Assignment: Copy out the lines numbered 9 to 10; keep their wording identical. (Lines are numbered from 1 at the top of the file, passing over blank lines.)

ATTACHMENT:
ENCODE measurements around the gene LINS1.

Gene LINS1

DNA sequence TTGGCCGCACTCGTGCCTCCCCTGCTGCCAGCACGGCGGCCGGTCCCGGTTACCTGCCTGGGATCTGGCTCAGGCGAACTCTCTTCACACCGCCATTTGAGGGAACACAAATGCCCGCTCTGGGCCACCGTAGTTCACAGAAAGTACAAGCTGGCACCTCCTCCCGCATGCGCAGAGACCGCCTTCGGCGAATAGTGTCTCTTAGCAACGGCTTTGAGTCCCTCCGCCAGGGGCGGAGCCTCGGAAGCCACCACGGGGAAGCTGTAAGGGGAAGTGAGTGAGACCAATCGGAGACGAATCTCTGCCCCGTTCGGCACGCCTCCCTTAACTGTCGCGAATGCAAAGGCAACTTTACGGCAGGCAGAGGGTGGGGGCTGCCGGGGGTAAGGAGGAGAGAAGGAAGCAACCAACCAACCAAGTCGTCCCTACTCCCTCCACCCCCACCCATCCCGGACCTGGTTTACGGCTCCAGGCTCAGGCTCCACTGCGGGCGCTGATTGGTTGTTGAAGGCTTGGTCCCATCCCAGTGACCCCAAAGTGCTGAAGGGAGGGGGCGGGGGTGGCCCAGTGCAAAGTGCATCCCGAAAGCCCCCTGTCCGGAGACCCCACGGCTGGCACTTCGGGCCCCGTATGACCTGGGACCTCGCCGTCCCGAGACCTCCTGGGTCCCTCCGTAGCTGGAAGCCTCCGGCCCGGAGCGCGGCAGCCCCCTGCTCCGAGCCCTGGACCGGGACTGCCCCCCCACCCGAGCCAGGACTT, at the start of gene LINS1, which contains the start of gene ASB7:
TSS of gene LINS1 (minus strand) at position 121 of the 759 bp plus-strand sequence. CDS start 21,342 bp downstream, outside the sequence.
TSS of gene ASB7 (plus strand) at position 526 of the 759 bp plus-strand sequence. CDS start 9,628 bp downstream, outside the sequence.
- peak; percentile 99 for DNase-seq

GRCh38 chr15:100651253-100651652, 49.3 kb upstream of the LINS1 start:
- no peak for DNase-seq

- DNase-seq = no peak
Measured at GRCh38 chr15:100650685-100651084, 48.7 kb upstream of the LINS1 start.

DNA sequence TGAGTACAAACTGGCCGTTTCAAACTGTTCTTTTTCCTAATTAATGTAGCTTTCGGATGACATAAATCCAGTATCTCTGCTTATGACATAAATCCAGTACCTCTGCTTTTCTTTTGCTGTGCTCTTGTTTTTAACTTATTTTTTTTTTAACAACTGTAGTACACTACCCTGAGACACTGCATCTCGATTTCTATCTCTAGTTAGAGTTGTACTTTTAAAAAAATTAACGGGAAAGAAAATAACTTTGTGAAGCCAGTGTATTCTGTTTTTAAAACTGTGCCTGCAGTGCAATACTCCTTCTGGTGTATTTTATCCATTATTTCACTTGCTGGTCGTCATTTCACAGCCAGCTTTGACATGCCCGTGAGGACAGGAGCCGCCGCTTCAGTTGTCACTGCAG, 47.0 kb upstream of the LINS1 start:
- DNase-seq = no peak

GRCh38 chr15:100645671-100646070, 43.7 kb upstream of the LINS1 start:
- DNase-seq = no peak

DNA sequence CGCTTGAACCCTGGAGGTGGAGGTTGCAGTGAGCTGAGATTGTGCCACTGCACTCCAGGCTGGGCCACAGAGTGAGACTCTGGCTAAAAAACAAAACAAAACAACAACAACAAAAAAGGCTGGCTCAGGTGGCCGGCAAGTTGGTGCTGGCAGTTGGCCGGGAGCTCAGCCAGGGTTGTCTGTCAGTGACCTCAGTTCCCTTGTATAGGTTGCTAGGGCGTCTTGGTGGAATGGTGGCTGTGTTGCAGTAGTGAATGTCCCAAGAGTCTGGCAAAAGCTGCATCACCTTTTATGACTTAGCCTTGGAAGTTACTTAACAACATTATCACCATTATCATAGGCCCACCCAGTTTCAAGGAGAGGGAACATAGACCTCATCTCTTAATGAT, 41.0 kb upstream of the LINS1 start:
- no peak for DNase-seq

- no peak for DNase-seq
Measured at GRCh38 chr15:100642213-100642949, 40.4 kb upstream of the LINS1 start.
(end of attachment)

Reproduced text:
- DNase-seq = no peak
Measured at GRCh38 chr15:100650685-100651084, 48.7 kb upstream of the LINS1 start.